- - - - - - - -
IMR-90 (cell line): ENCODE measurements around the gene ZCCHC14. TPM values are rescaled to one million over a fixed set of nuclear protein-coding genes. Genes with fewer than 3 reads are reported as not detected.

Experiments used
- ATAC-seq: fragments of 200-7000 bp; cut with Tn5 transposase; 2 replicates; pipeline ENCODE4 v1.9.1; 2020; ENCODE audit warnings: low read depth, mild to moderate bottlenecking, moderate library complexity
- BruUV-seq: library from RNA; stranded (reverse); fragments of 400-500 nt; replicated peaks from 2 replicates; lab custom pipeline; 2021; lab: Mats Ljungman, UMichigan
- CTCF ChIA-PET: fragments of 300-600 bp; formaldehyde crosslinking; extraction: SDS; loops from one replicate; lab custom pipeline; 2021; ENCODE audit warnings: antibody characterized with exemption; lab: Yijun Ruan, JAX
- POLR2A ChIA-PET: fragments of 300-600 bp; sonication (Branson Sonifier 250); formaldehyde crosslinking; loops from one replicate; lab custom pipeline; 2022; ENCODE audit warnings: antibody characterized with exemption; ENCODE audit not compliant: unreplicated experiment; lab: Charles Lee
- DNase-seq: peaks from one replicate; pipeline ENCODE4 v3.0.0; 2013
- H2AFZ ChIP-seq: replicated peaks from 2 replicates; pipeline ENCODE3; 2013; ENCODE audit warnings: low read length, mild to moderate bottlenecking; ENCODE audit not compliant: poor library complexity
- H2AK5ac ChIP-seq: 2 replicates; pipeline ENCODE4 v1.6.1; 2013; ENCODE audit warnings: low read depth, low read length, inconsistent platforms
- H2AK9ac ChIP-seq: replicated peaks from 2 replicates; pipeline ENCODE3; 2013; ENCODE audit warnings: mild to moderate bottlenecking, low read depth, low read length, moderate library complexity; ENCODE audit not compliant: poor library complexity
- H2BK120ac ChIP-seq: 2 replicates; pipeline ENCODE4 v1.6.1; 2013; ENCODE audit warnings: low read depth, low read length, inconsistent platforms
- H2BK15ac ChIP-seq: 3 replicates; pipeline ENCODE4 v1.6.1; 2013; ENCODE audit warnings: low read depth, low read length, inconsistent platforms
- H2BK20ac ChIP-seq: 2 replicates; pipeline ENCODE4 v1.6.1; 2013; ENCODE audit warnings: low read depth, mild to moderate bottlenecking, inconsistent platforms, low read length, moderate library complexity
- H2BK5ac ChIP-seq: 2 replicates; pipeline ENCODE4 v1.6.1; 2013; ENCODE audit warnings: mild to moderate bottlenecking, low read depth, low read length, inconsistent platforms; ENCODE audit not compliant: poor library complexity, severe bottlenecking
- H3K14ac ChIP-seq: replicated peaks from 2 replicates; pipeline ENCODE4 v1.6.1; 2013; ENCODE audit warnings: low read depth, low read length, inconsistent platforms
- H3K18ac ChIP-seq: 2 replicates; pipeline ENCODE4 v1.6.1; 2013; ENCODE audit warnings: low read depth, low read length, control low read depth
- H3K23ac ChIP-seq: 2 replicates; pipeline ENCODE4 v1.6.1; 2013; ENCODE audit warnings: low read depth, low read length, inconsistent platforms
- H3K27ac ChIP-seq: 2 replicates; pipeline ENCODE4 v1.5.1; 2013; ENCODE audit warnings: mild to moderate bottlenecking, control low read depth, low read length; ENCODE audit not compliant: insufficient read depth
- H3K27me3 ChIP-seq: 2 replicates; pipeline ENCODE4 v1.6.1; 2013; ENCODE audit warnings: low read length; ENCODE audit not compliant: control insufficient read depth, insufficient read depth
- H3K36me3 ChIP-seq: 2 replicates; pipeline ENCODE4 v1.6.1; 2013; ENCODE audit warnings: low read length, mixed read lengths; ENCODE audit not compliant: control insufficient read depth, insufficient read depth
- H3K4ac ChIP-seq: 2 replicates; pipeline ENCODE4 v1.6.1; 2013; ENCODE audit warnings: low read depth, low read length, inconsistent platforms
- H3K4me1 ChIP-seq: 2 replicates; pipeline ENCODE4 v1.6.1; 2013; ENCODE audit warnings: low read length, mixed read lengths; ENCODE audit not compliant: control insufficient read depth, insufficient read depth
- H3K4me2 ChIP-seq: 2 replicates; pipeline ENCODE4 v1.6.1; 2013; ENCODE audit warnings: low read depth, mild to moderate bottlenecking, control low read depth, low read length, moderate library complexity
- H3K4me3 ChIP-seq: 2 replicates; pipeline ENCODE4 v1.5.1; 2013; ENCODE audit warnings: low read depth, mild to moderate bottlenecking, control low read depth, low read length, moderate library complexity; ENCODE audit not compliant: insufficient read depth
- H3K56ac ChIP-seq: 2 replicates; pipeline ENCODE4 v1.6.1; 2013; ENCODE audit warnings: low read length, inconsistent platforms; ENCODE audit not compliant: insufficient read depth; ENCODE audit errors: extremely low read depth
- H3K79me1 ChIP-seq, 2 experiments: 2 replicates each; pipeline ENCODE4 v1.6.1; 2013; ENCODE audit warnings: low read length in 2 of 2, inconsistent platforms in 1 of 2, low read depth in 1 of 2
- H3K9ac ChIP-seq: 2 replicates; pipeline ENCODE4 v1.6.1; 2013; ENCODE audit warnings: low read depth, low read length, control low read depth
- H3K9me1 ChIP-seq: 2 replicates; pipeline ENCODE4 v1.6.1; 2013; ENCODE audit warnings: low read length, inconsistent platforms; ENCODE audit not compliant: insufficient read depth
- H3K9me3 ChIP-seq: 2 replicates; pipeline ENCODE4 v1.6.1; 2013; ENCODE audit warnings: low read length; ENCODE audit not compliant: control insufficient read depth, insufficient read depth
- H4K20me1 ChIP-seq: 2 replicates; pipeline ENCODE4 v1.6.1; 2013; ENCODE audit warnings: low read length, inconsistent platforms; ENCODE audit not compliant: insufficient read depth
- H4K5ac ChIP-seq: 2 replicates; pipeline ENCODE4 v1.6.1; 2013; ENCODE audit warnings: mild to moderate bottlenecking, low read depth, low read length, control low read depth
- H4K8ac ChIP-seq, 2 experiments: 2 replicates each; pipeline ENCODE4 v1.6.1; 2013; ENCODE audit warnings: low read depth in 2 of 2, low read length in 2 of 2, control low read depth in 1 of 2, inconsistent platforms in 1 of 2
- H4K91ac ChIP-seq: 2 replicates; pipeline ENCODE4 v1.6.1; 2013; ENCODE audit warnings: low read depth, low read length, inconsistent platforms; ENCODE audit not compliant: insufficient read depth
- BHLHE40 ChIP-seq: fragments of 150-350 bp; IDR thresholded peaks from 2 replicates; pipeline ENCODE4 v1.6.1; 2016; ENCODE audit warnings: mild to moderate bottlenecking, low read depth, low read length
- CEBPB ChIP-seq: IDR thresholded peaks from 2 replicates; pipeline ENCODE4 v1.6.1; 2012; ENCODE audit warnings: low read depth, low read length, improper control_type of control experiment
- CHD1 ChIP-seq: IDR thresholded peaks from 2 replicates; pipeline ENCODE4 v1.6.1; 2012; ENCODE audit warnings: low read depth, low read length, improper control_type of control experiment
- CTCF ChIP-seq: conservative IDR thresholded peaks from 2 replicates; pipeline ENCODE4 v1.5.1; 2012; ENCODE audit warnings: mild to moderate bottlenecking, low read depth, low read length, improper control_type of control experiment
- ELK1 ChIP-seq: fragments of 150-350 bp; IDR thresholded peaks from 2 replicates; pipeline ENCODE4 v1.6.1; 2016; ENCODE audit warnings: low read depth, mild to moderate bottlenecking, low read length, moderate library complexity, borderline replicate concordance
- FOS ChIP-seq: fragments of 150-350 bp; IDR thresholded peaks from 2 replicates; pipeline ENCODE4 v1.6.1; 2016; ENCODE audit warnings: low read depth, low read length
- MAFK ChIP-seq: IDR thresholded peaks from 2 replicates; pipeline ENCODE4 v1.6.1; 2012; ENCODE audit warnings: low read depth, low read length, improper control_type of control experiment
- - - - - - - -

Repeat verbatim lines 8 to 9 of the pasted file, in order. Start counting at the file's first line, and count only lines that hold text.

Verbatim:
- H2AFZ ChIP-seq: replicated peaks from 2 replicates; pipeline ENCODE3; 2013; ENCODE audit warnings: low read length, mild to moderate bottlenecking; ENCODE audit not compliant: poor library complexity
- H2AK5ac ChIP-seq: 2 replicates; pipeline ENCODE4 v1.6.1; 2013; ENCODE audit warnings: low read depth, low read length, inconsistent platforms